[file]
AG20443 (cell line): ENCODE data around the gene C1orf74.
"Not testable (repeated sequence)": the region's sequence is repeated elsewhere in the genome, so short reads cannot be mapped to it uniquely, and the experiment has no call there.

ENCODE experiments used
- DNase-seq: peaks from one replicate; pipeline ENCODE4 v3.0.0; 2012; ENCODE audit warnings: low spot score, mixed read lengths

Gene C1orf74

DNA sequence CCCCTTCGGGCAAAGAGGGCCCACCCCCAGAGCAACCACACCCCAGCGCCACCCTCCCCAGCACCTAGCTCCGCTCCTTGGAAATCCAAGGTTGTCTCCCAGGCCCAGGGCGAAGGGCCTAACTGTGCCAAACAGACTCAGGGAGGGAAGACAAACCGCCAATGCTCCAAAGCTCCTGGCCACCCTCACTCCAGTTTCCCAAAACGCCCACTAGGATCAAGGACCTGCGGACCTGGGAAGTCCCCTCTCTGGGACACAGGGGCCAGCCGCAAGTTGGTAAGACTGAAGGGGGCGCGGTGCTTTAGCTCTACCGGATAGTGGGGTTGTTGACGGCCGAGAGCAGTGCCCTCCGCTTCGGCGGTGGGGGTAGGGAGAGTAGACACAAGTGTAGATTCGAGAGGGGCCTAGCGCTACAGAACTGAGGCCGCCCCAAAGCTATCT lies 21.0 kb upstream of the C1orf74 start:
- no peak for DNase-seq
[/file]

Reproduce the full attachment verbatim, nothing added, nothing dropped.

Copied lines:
AG20443 (cell line): ENCODE data around the gene C1orf74.
"Not testable (repeated sequence)": the region's sequence is repeated elsewhere in the genome, so short reads cannot be mapped to it uniquely, and the experiment has no call there.

ENCODE experiments used
- DNase-seq: peaks from one replicate; pipeline ENCODE4 v3.0.0; 2012; ENCODE audit warnings: low spot score, mixed read lengths

Gene C1orf74

DNA sequence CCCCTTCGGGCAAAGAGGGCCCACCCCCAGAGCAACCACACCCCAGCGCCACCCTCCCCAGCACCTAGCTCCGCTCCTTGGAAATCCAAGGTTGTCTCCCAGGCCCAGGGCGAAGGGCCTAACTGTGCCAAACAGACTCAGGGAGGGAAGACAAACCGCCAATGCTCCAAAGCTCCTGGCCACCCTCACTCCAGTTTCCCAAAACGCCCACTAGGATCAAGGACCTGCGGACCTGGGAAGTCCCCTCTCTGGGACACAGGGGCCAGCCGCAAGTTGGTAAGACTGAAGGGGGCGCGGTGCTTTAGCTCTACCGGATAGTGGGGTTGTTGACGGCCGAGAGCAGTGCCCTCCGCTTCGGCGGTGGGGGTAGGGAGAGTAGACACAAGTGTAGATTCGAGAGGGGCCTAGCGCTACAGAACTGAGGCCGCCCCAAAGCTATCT lies 21.0 kb upstream of the C1orf74 start:
- no peak for DNase-seq